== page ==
Delta Force 2: The Colombian Connection
This movie has very little in common with the first movie, the only real connection between the two is Chuck Norris is in both of them. That and the movie does involve the Delta Force once again. It is also a very unmemorable movie as there are very few scenes in this one that I can recall. While I remember the older movie Delta Force almost entirely and I did not exactly watch that one a whole lot more. One of the few scenes that I even remember is the scene involving the Delta Force doing a sky jump with the drug lord and the fact this film had a bit of a similar plot to the James Bond film "License to Kill", however that film is superior to this one as I can remember a lot about that one too. I do not remember this one being particularly horrible or anything, I just remember it not being as good as the original and that I got a bit bored during this film, another thing that did not occur during the first film. In the end I think it is just one of those sequels that uses the success of the first film to try and market an almost unrelated film. Like this one was supposed to have Chuck in some sort of drug task force, but they thought they could get some more bucks by making it a sequel to the Delta Force movie.
Delta Force 2: The Colombian Connection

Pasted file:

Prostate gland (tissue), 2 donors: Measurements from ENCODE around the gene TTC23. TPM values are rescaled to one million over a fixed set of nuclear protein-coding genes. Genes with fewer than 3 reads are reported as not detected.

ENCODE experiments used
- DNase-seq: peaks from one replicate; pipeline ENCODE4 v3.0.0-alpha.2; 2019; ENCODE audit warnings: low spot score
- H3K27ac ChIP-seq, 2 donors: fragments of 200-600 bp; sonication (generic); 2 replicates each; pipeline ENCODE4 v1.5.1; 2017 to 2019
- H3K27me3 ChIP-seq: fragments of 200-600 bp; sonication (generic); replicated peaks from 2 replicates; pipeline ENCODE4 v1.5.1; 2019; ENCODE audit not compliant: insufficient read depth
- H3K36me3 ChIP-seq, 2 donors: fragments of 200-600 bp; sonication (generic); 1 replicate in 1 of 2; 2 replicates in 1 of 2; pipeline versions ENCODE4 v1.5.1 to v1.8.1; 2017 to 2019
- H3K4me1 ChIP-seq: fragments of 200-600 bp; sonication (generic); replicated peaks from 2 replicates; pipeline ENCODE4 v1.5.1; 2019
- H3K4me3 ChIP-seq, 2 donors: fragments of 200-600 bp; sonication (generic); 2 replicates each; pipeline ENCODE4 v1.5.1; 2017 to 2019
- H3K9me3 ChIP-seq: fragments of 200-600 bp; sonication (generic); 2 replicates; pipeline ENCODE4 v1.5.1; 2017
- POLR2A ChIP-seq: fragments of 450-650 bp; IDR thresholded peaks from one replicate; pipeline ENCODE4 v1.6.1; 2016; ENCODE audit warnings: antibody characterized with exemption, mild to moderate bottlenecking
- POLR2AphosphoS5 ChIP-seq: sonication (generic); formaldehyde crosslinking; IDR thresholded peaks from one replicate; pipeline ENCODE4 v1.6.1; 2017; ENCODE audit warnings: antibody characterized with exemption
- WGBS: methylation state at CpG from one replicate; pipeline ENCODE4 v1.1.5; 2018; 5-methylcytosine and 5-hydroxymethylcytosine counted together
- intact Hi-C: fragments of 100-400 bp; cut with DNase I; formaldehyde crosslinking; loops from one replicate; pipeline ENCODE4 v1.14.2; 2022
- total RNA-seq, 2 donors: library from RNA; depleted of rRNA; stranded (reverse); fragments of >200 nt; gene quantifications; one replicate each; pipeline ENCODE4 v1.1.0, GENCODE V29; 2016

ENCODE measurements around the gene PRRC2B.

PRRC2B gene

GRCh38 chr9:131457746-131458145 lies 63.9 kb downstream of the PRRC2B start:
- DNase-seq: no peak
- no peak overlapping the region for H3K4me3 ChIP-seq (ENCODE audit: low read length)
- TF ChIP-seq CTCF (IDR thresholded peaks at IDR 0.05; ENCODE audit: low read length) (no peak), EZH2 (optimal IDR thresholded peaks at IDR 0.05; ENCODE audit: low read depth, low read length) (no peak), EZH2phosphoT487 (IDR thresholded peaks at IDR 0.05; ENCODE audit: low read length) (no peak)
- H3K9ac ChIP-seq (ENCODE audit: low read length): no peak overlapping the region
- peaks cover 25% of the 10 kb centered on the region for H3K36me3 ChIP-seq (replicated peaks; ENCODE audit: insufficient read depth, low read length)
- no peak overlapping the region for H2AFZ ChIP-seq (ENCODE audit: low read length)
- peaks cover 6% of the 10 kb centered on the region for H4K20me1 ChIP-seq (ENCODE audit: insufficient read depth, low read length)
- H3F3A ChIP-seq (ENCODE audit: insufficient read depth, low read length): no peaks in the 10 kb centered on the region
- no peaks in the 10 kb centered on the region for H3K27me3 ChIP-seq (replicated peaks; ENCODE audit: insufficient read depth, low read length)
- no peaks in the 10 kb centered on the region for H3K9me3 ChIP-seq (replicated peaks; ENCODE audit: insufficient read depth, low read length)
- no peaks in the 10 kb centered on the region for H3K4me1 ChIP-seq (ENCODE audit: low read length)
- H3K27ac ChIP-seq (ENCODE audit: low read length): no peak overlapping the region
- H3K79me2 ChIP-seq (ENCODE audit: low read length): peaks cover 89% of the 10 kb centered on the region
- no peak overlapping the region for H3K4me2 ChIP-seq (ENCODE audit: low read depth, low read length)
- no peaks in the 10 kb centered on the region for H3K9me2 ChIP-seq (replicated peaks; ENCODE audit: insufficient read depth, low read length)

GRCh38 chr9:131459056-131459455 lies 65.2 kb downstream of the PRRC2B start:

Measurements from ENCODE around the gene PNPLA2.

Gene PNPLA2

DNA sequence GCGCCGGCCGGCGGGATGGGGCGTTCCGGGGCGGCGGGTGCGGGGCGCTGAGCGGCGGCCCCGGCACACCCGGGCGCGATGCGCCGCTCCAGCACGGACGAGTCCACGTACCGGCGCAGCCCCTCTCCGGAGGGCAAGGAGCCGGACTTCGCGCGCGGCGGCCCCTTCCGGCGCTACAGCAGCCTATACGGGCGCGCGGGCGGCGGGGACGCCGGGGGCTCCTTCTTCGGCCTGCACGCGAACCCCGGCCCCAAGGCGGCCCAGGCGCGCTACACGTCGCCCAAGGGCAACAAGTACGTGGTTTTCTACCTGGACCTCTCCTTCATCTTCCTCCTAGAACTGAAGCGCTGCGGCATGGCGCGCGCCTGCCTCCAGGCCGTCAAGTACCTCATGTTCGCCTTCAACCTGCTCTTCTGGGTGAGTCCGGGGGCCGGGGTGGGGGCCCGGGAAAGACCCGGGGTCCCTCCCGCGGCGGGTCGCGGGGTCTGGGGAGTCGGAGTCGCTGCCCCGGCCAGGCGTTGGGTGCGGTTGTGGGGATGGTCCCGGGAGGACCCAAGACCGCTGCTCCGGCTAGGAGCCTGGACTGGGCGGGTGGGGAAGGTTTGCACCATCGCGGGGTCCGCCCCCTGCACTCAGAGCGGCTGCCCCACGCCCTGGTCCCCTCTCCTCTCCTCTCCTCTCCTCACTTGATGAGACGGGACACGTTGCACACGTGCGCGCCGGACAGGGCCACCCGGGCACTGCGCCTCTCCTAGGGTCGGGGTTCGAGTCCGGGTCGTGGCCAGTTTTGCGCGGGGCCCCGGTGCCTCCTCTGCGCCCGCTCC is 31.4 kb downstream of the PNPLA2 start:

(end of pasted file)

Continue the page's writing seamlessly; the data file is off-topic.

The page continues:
Venezuela is a republic with an elected president and a bicameral congress. President Hugo Chavez Frias, the leader of an attempted coup in 1992, took office in February after being elected in December 1998 with 57 percent of the vote. Chavez's election was the result of deep popular dissatisfaction with the traditional parties and frustration with the country's continued economic crisis. Chavez campaigned on a promise of radical reform, including constitutional change through the election of a National Constitutional Assembly (ANC). In an April 25 national referendum, voters overwhelmingly approved his proposal for the popular election of a 131-member assembly with a 6-month mandate to rewrite the Constitution. Chavez's political party, the Fifth Republic Movement (MVR), won 119 of the 131 ANC seats in a July 25 election. The ANC drafted a new constitution, which voters approved in a December 15 referendum. Despite controversy over the ANC electoral campaign rules, international observers characterized the elections and both referendums as largely free and fair. The new Constitution, which took effect on December 30, creates two new branches of government--the civil authority and the electoral authority--and allows immediate presidential reelection for a 6-year term. In August the ANC issued a Legislative Emergency Decree that led to an institutional clash between the ANC and the Congress until a cohabitation agreement was reached over respective responsibilities. Also in August, the ANC issued a Judicial Emergency Decree to reform the largely discredited judiciary, which although legally independent is highly inefficient, corrupt, and subject to influence. The security apparatus comprises civilian and military elements, both accountable to elected authorities. The newly combined Interior and Justice Ministry controls the Judicial Technical Police (PTJ), which conducts most criminal investigations, and the State Security Police (DISIP), which is primarily responsible for investigating cases of subversion and arms trafficking. The General Directorate for Military Intelligence, under the Defense Ministry, is responsible for collecting intelligence related to national security and sovereignty. The national guard, an active branch of the military, has arrest powers and is largely responsible for guarding the exterior of prisons and key government installations, maintaining public order, monitoring frontiers, conducting counterdrug operations, and providing law enforcement in remote areas. It also supplies the top leadership for the Metropolitan Police, the main civilian police force in and around Caracas, and for various state and municipal police forces, which fall under the authority of the respective state governors or municipal mayors. There was controversy during the year over the increasing role that the military played in government and society. In February President Chavez ordered 70,000 members of the military to participate in a public works program which continued throughout the year, including conducting a census of the unemployed; providing medical care to the needy; renovating schools, playgrounds, and medical care centers; and removing garbage. In May the President appointed an army general as his chief of staff. In December paratroopers and other security force members assisted with relief efforts following devastating flooding. Both police and military personnel were responsible for human rights abuses during the year. The country has abundant natural resources, and its per capita gross domestic product (GDP) is $4,087. However, income is distributed unevenly, and approximately 80 percent of the population live at or below the poverty line. Oil accounted for 27 percent of GDP, 43 percent of government revenues, and 70 percent of the country's exports in 1998. State-owned enterprises' production of iron, aluminum, and petrochemical products constitute one-fifth of the country's nonoil exports. The economy underwent its worst recession in the last 10 years due to low oil prices, the recessionary effect of oil production cuts, monetary tightening to bring inflation under control, and investor uncertainty caused by nearly a year of constant political change. According to preliminary figures from the Central Bank, GDP contracted by 7.2 percent in 1999, compared with a contraction of 0.1 percent in 1998. However, a strong rebound in oil prices reduced the estimated fiscal deficit for the year. In December the country suffered its worst natural disaster when heavy rains triggered severe flooding and landslides that caused an estimated 20,000 deaths as well as extensive property and infrastructure damage. Following the disaster, the ANC declared a "state of alarm," and granted the President broad powers to respond to the flood. The Government's human rights record continued to be poor in some areas; although there were improvements in some areas, serious problems remain. Human rights violations include extrajudicial killings of criminal suspects by the police and military, an increase in torture and abuse of detainees, failure to punish police and security officers guilty of abuse, arbitrary arrest and excessively lengthy detention, long delays in trials, illegal searches, and corruption and severe inefficiency in the judicial and law enforcement systems. Prison conditions remained harsh, and overcrowding and violence in the prisons were so severe as to constitute inhuman and degrading treatment. In October the ANC declared a prison emergency and set up an interinstitutional commission to address conditions in the prisons. On July 1, the Organic Criminal Procedures Code (COPP) entered into force, replacing the secretive inquisitorial system with an open adversarial system. The authorities fired a number of judges for corruption. In February the Chavez administration reinstated the constitutional provisions of freedom from arbitrary arrest and detention and search without warrant, as well as freedom of movement, which had been suspended in some border areas since June 1994. Violence and discrimination against women, abuse of children, discrimination against the disabled, and inadequate protection of the rights of indigenous people continue to be problems. Child labor persisted, and there were reports of trafficking in children for forced labor. Killings due to vigilante justice increased. RESPECT FOR HUMAN RIGHTS Section 1 Respect for the Integrity of the Person, Including Freedom From: a. Political and Other Extrajudicial Killing There were no reports of targeted political killings; however, the security forces continued to commit extrajudicial killings, primarily of criminal suspects. The Venezuelan Program of Action and Education in Human Rights (PROVEA), a highly respected nongovernmental human rights organization, documented 101 extrajudicial killings from October 1998 through September 1999, compared with 104 from October 1997 to September 1998. The killings involved summary executions of criminal suspects, indiscriminate or excessive use of force, and death resulting from mistreatment while in custody. According to PROVEA, the state police forces were responsible for 44 of the killings; the Metropolitan Police, 11; the PTJ, 5; the national guard, 5; the municipal police forces, 13; the armed forces, 15; the DISIP, 2; and other security forces, 6. These figures reflect a range of killings in very different situations committed by organizations with varying levels of control and responsibilities. The majority of the killings were attributed to various state and municipal police forces that report to local officials and usually have little training or supervision. The perpetrators of extrajudicial killings act with near impunity, as the Government rarely prosecutes such cases. The police often fail to investigate crimes allegedly committed by their colleagues and characterize incidents of extrajudicial killings as "confrontations," even when eyewitness testimony and evidence strongly indicate otherwise. In addition, the civilian judicial system still is struggling to implement the new Organic Criminal Procedures Code (COPP) and, in the meantime, remains highly inefficient and sometimes corrupt. Military courts often are biased in favor of members of the armed forces accused of abuse. A pretrial summary phase called "nulo hecho," which is used in cases involving public officials and is conducted in secret, was abolished in July under the COPP. It often shielded members of the security forces from prosecution, since cases could languish in this phase for several years. In the small number of prosecutions in which the courts convict perpetrators of extrajudicial killings and other abuses, the sentences issued are frequently light or the convictions are overturned on appeal. Unlike common criminals, members of the security forces charged with or convicted of crimes rarely spend much time in prison. On February 24, Sucre state police in Cumana used tear gas canisters and pellet guns against students at the University Institute of Technology who were protesting peacefully noncompletion of the cafeteria. One student, Angel Castillo Munoz, died as a result of being hit in the head by rubber bullets and falling unconscious into an area flooded by tear gas. Police reportedly continued to fire, despite students' attempts to surrender, resulting in a delay of medical care to the injured. (Following Castillo's death on February 25, the students again protested and attacked, looted, and burned the Sucre state government palace. The National Guard was called in to restore order.) The Sucre state governor fired police commander Jose Jesus Navarro Dona and Sucre state secretary general Amalio Ermilo Rojas, suspended the police officers who took part in the original confrontation with students, and requested federal help in the investigation. Military intelligence (DIM) officers subsequently arrested Navarro and Rojas. Various groups objected to the fact that the military took over the case. The authorities released Navarro and Rojas for lack of evidence; there was no further progress on the case at year's end. Also in February, Red de Apoyo, a nongovernmental organization (NGO), reported that Oswaldo Blanco died as the result of abuse by the National Guard, in whose custody he had been detained. In June the Metropolitan Police detained Jhon Linares after shooting him in the stomach. The police also threatened his brother and sister who tried to help him. Later, Linares was found dead at the hospital with three bullet wounds. An investigation continued at year's end. In December heavy rains triggered flooding and landslides that killed an estimated 20,000 persons. The authorities are investigating allegations of human rights violations by the military and security forces in the days immediately following the disaster. Witnesses claim that military and security forces beat, detained, and killed alleged looters and criminal suspects, between December 19 and December 25. Security forces committed a small number of killings in prisons. However, the majority of the 390 inmate deaths resulted from gang confrontations, riots, fires, and generally unsanitary and unsafe conditions in prison facilities (see Section 1.c.). There has been no further investigation into the January 1998 killings of Harold Michael Zambrano Gonzalez and Arturo Jose Hernandez Ramirez by Metropolitan Police. The PTJ also made no progress in the investigation of the May 1998 killings of Carlos Alberto Colmenares Garcia, Richard David Palacios Garcia, and Avelino Rafael Vega, who died after the Sucre municipal police opened fire on their car. Nor was any progress made in the investigation of the January 1997 incident in which members of the Metropolitan Police arrested and led away two young men in Guatire, Miranda state. Witnesses heard gunshots and later found one of the men, Freddy Rafael Toro Ramirez, dead from bullet wounds. There were no prosecutions or new information surrounding the 1996 death of 25 inmates in a fire started by prison guards at La Planta prison. On February 19, a judge sentenced two of the three PTJ members implicated in the 1995 execution-style killing of 21-year-old Hector Rojas to 7 years in prison for first-degree murder, far less than the 15 to 25 years established by law. The court absolved the third officer, despite evidence of his guilt. The prosecution appealed the decision, but there was no further progress in the case at year's end. There were no developments in the 1994 discovery of a common grave in the Sierra de Perija region of Zulia state, the 1992 killing of at least 63 prisoners at Catia prison, or the 1992 killing of reporters Maria Veronica Tessari and Virgilio Fernandez by members of the security forces. In November before the Inter-American Court of Human Rights, the Government accepted its responsibility in 44 cases of extrajudicial killings by security forces during and after the civil unrest of February-March 1989, in which some 300 alleged extrajudicial killings were committed. The Government also agreed to compensate the families of the victims and to identify and punish those responsible. A total of 45 cases had been referred to the Inter-American Commission on Human Rights (IACHR) by the Committee of Family Members of Victims of the Unrest (COFAVIC) in 1995. In 1991 a police officer was found guilty of one killing, but the courts released the officer from prison 1 year later. In October 1997, the IACHR called on the Government to investigate this case, provide compensation to the victim's family, and bring to justice those responsible for the death. By the end of 1998, the Government had complied partially; it had investigated and made a payment, but it had not punished any of those responsible. The IACHR made a series of recommendations to the Government, but when the Government did not comply with these recommendations nor reach a settlement with the petitioners, on June 7, the IACHR referred the case to the Inter-American Court of Human Rights. On September 23, the Supreme Court made an unprecedented decision to assume the preliminary investigation of all the related cases that until then had been scattered among 13 courts. In September 1996, the Inter-American Court of Human Rights awarded $722,332 in damages to 2 survivors and the surviving families of 14 fishermen killed in 1988 by military and police officers near the border town of El Amparo, Apure state. The Government acknowledged its responsibility and began to make payments in September 1997; it had completed payments by year's end, and the parties were discussing the payment of interest on the compensation. The Court also had ruled that the Government had to investigate the case and prosecute those responsible. The military originally claimed that the deaths were the result of a confrontation with Colombian guerrillas, and in August 1994 a military tribunal overturned the conviction of 16 defendants in the case despite strong evidence that they had participated in a planned ambush. In October 1998, the Supreme Court upheld that decision. Mob lynching of supposed criminals increased substantially due to the public's perception of increased impunity resulting from the difficult implementation of the COPP. The victims were almost always known criminals who preyed on residents of poor neighborhoods. Between October 1997 and September 1998 (the latest available figures), PROVEA recorded 2 lynchings and 24 attempted lynchings, but both police and NGO's believe that the figures increased. The activities of vigilante groups known as "brigadas" reportedly decreased. On February 25, the Revolutionary Armed Forces of Colombia guerrilla organization kidnaped American citizen indigenous activists Terence Freitas, Lahe'ena'e Gay, and Ingrid Washinawatok in Colombia. Their bodies were later found in Venezuela. b. Disappearance There were no reliable reports of persons who disappeared after being detained by the police or the armed forces. There were no developments in connection with the 1995 disappearances of Julio Rafael Tovar, Fidel Ernesto Croes Aleman, Luis Martin Sanchez Vargas, Juan Daniel Monsalve, or Jose Ramos; or the 1994 disappearances of Elsida Ines Alvarez, Benjamin Vasquez, and Fidel A. Sanabria. Members of the security forces reportedly had detained each of them prior to their disappearances. c. Torture and Other Cruel, Inhuman, or Degrading Treatment or Punishment The law prohibits torture; however, the security forces continue to torture and abuse detainees physically and psychologically at a substantially increased rate. Credible human rights groups report that this abuse most commonly consists of beatings during arrest or interrogation, but there have been incidents when the security forces used near suffocation and other forms of torture that leave no telltale signs. Most victims come from the poorest and least influential parts of society. PROVEA documented 424 cases of torture from October 1998 through September 1999, compared with 21 from October 1997 through September 1998. (This increase may reflect improved data collection and more accurate reporting by PROVEA.) According to PROVEA, the DISIP was responsible for 11 of the reported torture incidents; the PTJ, 10; the armed forces, 7; the state police forces, 203; the municipal police forces, 72; the Metropolitan Police, 67; and the national guard, 40. In April human rights NGO's presented a report to the U.N. Committee Against Torture in which they listed and documented 120 torture cases since 1987 that they have investigated and reported to the Prosecutor General and the National Human Rights Commission, but that still have not been investigated fully by the Government. Torture, like extrajudicial killings, continues because the Government does not ensure the independent investigation of complaints needed to bring those responsible to justice. In addition to lack of vigor by the judiciary, the fact that the Institute of Forensic Medicine is part of the PTJ also contributes to a climate of impunity, since its doctors are unlikely to be impartial in their examinations of cases that involve torture by members of the PTJ. Very few instances of torture have resulted in convictions. In March the Metropolitan Police harassed and beat 22-year-old Andres Flores for no apparent reason when they encountered him sitting on the steps of a building. Despite the protests of those present, the police arbitrarily detained him. He was released only when a priest lobbied on his behalf at the police station. In August the PTJ in Guasdualito detained Juan de l